05/22/08 — Students face end-of-grade tests

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Students face end-of-grade tests

By Phyllis Moore
Published in News on May 22, 2008 2:12 PM

It's crunch time for many students in Wayne County Public Schools.

End-of-grade tests -- the marker that measures not only children in grades 3 through 8, but teachers and schools as well -- are under way.

Testing started Tuesday in reading and math, with grades 5 and 8 also being scored in science. Some are still being tested today, with the remainder expected to finish on Friday, said Dr. Craig McFadden, assistant superintendent for accountability/student services.

Individual math scores will be out next week, he said.

"We'll scan them over Memorial Day weekend in reading and math, but the state has to analyze all reading (tests) because it's brand new," he said. "Parents will get math results on Tuesday. They'll be sent home with the kids. ...

"All of these grades, if the student does not score grade level or above, will have to be retested again next week. And if they don't score then, they'll have to go to a summer intervention program."

Reading test results typically take much longer, McFadden explained, since data is compiled by the state after all tests are in. Those scores, he said, aren't expected until late September or early October.

The delay means the summer school option mainly applies to those whose math scores were below par. Because the reading test results will come back after summer school concludes, McFadden said contingency plans are in place.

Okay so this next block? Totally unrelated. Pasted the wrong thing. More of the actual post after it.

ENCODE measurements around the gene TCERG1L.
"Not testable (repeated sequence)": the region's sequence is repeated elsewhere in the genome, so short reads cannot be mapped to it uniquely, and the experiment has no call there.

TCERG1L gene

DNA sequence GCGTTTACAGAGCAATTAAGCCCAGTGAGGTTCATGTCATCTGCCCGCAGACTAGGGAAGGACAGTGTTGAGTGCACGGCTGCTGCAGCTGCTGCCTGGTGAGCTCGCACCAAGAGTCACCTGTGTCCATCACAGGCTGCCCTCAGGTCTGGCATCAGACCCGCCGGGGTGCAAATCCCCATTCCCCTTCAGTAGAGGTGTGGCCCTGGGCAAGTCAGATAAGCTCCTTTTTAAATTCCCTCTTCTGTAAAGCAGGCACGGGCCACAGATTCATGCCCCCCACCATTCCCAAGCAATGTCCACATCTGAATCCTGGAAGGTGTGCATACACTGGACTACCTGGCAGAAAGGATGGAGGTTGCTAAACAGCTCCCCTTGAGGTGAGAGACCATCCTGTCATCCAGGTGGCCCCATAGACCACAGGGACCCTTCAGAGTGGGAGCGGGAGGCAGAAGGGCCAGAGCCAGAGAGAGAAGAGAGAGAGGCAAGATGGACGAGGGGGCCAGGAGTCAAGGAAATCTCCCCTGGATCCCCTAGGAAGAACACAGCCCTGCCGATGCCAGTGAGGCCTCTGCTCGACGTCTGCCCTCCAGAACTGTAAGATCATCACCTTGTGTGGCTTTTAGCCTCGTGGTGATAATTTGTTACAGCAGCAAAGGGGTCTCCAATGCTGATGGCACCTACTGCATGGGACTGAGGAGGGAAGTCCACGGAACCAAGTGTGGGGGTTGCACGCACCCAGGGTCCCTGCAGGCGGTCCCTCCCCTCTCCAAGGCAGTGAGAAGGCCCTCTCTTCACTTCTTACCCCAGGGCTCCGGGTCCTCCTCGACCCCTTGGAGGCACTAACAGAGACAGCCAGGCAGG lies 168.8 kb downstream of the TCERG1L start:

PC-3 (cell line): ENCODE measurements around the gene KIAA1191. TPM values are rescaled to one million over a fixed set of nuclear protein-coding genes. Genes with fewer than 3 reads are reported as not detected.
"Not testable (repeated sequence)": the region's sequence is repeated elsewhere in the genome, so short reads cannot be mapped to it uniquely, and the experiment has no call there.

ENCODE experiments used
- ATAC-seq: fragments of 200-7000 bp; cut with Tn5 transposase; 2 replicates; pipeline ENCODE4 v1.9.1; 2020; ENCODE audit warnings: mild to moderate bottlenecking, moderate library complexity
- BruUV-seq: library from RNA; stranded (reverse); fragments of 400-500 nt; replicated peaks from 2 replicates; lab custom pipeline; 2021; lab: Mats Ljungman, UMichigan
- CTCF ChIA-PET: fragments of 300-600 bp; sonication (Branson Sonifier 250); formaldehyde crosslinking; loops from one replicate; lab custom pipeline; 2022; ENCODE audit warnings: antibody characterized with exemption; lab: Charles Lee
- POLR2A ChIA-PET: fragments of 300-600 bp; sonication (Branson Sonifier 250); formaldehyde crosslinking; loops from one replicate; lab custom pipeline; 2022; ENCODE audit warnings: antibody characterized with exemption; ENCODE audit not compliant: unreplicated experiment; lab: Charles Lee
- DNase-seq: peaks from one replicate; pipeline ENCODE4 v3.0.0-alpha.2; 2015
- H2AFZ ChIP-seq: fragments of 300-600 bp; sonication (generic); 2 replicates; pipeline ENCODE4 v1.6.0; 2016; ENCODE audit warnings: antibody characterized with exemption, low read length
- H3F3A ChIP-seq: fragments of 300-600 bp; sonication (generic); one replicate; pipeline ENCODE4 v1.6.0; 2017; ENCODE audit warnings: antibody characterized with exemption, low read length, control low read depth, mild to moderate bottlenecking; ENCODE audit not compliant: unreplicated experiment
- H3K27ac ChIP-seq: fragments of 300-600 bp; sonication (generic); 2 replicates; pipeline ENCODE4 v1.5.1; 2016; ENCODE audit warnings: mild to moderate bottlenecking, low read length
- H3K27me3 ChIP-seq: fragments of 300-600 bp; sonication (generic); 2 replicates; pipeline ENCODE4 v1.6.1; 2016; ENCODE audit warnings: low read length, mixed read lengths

"Teachers are being asked to use their professional judgment to determine if students should go to summer school for reading," he said.

The tests are important, McFadden said, beyond their measure as a local district assessment.

Since 1983, reading and math tests have been used as a benchmark for the year. North Carolina started its own ABCs accountability program in 1997, followed in recent years by the federally mandated No Child Left Behind, which also required a testing component.

"These tests are used not only for the students -- to determine if they are on grade level -- but used for the ABCs for the state and No Child Left Behind," McFadden said.

Under No Child Left Behind, each year the criteria becomes more stringent, he said, as standards increase.

"It's always heading for the 2013-2014 school year when it's supposed to be 100 percent of students on grade level," he said. "So the pressure gets cranked up each year."

In addition to the elementary and middle grades' testing, high school students will be given end of course tests the last week of school, which starts June 2.